The Charlotte Bobcats have now played 16 games since Paul Silas took over for the fired Larry Brown as Head Coach. Since that’s equal to one NFL season, and gives players enough time to develop trends, I figured now would be a good time to check in on the progress Coach Silas and company have made. In 28 games, Larry Brown went 9-19. In just 16, Silas has won 10 games to 6 losses. Extrapolate that over 82 games, and Silas, using the same roster, would win 52 games to Brown’s 26. But its more than just the win/loss numbers, startling as they are.
Only twice under Silas have the Bobcats lost by double digits, both times to teams that will clearly be in the playoffs in Atlanta (103-87) and Miami (96-82). The other four losses were all games the Bobcats were in up to the final minutes. Under Brown, however, there were 8 double digit losses, half of which came against teams not currently in the playoffs. But even that doesn’t tell the whole story. For that, you have to look at how many players have improved, starting with DJ Augustin.
Since the coaching switch, Augustin has averaged 18.5 points, 6.9 assists, just 1.6 turnovers and has shot 44% from three point range. Prior to the change, though, he was averaging 12.6 points, 6 assists and the same number of turnovers while shooting merely 34% from beyond the arc. Using Basketball Reference’s GameScore, four of Augustin’s five best games this season have come with Silas (and two of his top three in his career), and his five worst all with Larry. But it’s his confidence and attitude that’s seen the biggest difference. In Larry Ball, the point guard is essentially tethered to the coach, and is to do nothing more than run Larry’s plays to the letter. If one deviates from that plan, there’s a nice seat next to Herb Brown, Larry’s brother, on the bench. For a shoot-first point guard like Augustin, that’s the absolute worst situation. Silas, though, allows his players the freedom to choose. In a recent interview with the Charlotte Observer, Augustin said “He’s putting everything on me, and not in a bad way: To control things, call plays, know who is hot and who to go to at the right time.” That’s a far cry from Brown, who put everything on the sidelines, and expected the players to go through the plays like soldiers going through a drill. But Augustin is hardly the only beneficiary of the coaching switch.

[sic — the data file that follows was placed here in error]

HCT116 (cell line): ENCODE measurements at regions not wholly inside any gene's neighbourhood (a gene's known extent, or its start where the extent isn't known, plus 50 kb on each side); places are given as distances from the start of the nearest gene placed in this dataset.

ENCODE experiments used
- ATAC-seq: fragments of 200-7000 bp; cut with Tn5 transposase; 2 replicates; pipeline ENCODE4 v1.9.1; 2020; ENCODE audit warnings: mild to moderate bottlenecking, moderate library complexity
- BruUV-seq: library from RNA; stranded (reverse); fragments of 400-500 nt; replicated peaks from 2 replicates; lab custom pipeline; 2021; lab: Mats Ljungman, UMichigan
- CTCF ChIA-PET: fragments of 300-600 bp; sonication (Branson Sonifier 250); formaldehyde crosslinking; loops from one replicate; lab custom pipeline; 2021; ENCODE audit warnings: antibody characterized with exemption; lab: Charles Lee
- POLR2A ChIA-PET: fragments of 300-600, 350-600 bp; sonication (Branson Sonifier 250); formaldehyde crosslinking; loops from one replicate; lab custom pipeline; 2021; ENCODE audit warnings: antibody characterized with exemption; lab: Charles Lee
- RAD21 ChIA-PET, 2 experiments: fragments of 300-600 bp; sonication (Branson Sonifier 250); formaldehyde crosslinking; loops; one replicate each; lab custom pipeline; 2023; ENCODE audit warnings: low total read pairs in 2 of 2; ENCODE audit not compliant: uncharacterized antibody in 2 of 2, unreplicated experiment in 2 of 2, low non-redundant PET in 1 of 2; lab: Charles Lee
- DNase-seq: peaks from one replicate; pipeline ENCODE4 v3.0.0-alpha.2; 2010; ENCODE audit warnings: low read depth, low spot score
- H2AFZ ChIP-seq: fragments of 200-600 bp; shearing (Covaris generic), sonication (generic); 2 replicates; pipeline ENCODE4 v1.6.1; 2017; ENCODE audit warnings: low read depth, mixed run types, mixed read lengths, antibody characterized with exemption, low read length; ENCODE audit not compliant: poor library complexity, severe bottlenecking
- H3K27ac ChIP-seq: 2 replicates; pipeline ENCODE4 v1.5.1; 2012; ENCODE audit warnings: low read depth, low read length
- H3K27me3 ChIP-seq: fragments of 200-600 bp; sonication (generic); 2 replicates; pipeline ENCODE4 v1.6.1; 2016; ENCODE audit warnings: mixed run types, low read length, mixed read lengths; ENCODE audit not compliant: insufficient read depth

Considered one of the biggest busts in the history of the NBA Draft, Kwame Brown is commonly used as the biggest example of why Michael Jordan is a failure as an executive. But if all that was considered was his play under Paul Silas, one would think he was worth the number one pick. Well, not quite, but Kwame has played tremendously of late. After not having a double-double since the end of the 2008-09 season with Detroit, Kwame has four since January 15th. In fact, just one season in his career has Kwame managed more than seven double-doubles, a figure he should double in the next month. A career 58% Free Throw shooter with just one 70% FT shooting season to his credit, Kwame is shooting over 67% in his 13 games with Silas. He’s averaging 9.2 points, 9 rebounds and 58% FGA since the change, which would qualify for his best season ever. Only 28 (half a year older than Emeka Okafor), Kwame would be a prime candidate for center the next few seasons if he can produce at this level with any consistency.
Over the next few days, I’m going to be going over who else has improved, but I figured these two and their statistics were worth mentioning first. If you have anyone you want looked at specifically, mention it in the comments below or email me at teej AT bobcatsplanet DOT com